We Jews have had a longtime loving relationship with a holiday that’s not actually part of our history. After all, few, if any, of our ancestors disembarked from the Mayflower at Plymouth Rock. We were ensconced in other places, mostly Eastern European shtetls. Did our forefathers feast with the Native Americans on that first Thanksgiving? Not only is it unlikely, rare was the occasion when most of our forefathers feasted at all.
But even this we share with many of our countrymen. There were no Italians on the Mayflower. Or Muslims. Or blacks. Or Asians. Yet here we are, so we gather together to ask for blessings on a day that truly celebrates the joy in being welcomed in this place, so unique in the world.
Our origins aside, we are all true Americans, and Thanksgiving became a celebration that we could enjoy with one another — big time. Rather than our parallel lives — their Christmas to our Chanukah, their Easter to our Pesach — this was the one big eating holiday that we had in common. We could even translate their recipes to our own: Kosher turkey? Yes! Sweet potatoes? Yes. Marshmallows? Well, that one’s a little tricky. But apple pie? Yes indeed.
But we took more than the tradition of food to our own homes and hearths. Growing up in Newark’s Weequahic, the annual high school football game against Hillside on Thanksgiving morning became an essential part of the big day, never to be missed. In retrospect, I can’t figure out why. First of all, I hate football; I’ve never even understood the rules (I have baseball down pat). But more to the point, on Thanksgiving Weequahic always (!) lost.
Our mostly Jewish players were defeated before the game even began. In my entire childhood in Newark, I remember one year only — 1951, I think — when Weequahic won. Aside from that one aberration, the game seemed preordained. We would sit in Untermann Field, wrapped in blankets, frozen to our core, and watch our fearful players lose their dignity year after year. They knew they couldn’t win, and so did we.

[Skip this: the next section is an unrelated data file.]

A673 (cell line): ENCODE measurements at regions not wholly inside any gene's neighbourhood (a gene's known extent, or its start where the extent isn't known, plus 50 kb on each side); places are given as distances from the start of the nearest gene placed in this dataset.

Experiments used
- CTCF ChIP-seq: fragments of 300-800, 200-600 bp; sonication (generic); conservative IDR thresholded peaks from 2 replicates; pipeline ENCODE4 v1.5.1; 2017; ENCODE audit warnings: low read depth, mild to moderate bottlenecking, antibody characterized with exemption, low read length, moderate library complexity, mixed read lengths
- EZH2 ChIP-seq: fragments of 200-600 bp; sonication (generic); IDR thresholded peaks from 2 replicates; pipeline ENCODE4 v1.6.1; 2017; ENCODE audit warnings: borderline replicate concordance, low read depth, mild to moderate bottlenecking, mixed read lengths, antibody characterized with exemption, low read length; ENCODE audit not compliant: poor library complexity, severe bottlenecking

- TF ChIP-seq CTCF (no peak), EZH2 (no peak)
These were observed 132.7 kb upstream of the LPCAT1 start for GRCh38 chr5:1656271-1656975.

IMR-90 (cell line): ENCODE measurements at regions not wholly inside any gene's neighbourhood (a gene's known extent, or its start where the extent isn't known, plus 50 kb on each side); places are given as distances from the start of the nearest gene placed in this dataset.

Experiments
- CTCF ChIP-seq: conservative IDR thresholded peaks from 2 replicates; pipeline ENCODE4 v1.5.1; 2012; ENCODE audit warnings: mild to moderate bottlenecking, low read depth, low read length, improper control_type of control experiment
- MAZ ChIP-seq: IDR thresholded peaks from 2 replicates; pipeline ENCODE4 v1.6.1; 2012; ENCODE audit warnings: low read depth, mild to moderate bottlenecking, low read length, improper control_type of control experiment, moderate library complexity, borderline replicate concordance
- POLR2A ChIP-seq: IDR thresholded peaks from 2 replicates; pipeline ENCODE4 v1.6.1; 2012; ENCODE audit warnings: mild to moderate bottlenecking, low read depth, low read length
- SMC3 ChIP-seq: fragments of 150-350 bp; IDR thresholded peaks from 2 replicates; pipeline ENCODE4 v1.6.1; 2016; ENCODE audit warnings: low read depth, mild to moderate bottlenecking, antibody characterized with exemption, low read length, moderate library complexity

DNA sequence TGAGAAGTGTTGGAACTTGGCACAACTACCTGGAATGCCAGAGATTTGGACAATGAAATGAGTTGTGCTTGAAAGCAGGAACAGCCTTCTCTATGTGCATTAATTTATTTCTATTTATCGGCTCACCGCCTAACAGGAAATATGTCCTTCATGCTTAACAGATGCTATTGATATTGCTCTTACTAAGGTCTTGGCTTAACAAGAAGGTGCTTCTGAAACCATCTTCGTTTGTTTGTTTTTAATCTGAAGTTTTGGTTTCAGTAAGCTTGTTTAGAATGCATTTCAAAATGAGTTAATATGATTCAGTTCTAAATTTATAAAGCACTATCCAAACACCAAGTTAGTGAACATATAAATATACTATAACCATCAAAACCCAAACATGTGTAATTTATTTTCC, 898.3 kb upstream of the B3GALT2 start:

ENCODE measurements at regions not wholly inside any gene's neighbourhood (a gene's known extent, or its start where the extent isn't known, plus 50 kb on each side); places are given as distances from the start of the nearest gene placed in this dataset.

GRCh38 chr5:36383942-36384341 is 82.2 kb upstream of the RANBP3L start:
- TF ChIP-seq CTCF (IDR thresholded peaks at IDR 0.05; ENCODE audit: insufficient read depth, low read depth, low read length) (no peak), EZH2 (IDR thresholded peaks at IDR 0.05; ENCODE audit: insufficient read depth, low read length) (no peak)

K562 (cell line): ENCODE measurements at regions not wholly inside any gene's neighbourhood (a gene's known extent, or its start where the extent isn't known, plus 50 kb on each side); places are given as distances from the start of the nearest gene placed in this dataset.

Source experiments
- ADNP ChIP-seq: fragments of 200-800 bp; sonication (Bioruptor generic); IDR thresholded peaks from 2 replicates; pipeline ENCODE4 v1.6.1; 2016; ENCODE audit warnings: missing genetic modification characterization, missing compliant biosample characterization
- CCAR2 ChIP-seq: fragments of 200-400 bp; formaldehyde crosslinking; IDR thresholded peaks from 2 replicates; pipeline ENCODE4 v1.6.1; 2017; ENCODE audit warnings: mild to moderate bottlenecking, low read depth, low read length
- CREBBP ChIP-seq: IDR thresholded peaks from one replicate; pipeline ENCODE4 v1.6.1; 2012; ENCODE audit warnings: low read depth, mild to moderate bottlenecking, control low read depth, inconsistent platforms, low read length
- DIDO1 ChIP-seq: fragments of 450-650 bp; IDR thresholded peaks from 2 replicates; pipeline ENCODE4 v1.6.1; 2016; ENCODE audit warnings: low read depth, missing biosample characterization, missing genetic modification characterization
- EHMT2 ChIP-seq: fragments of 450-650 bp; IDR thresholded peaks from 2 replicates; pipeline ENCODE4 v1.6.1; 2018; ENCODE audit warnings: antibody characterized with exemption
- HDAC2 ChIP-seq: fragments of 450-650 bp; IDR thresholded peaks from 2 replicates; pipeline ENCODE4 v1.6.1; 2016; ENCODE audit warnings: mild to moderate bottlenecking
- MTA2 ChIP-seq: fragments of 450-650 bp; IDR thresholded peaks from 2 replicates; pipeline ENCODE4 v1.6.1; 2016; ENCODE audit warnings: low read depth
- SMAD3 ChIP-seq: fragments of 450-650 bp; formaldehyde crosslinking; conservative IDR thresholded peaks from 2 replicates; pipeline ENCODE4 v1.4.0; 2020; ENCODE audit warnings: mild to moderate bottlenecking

Nonetheless, our adorable cheerleaders went through their routines, our proud marching band stirred our emotions, and our majorettes strutted as if victory was on the way. It wasn’t.
Once the game was decided, never in our favor, we all headed home for the real Thanksgiving. We felt that we had earned the meal by exercising our lungs in the bitter cold as we cheered our team on to the inevitable defeat.
In our house my mother was always the willing and dedicated chef. I can still taste the food, and despite my best efforts, I have never been good enough to master her recipes. I will try again this year. Another inevitable defeat!
The guest list varied not at all, and the pre-meal discussions were always the same. There were my aunt and uncle, my two cousins in tow, who always arrived at least an hour late. My mother kvetched, as if this would stop the turkey from drying out. We tried to tell them the wrong time — “We’re starting at 2,” even though we actually planned to eat at 3 ¬— but somehow that never worked. But their tardiness was always a conversation starter as we waited, so not all was lost.
Once the meal was convened, there were no ceremonies. I don’t even recall making Hamotzi on the bread. We were so American. On Thanksgiving it was just wait for late guests and then dig in.
I recall the special joy of looking out the front window on Thanksgiving Day, watching the leaves flying in the wind, the clouds blocking the sun. There was hardly any traffic, pedestrian or auto. There was the grayness that belied our wonderful festivities inside, where the fragrances and the family gathering brought such joy and sense of gratitude that we were here, in these United States of America, celebrating our belonging, and truly giving thanks for it all.
Even if (when) we lost the football game. After all, that was truly part of our very own tradition.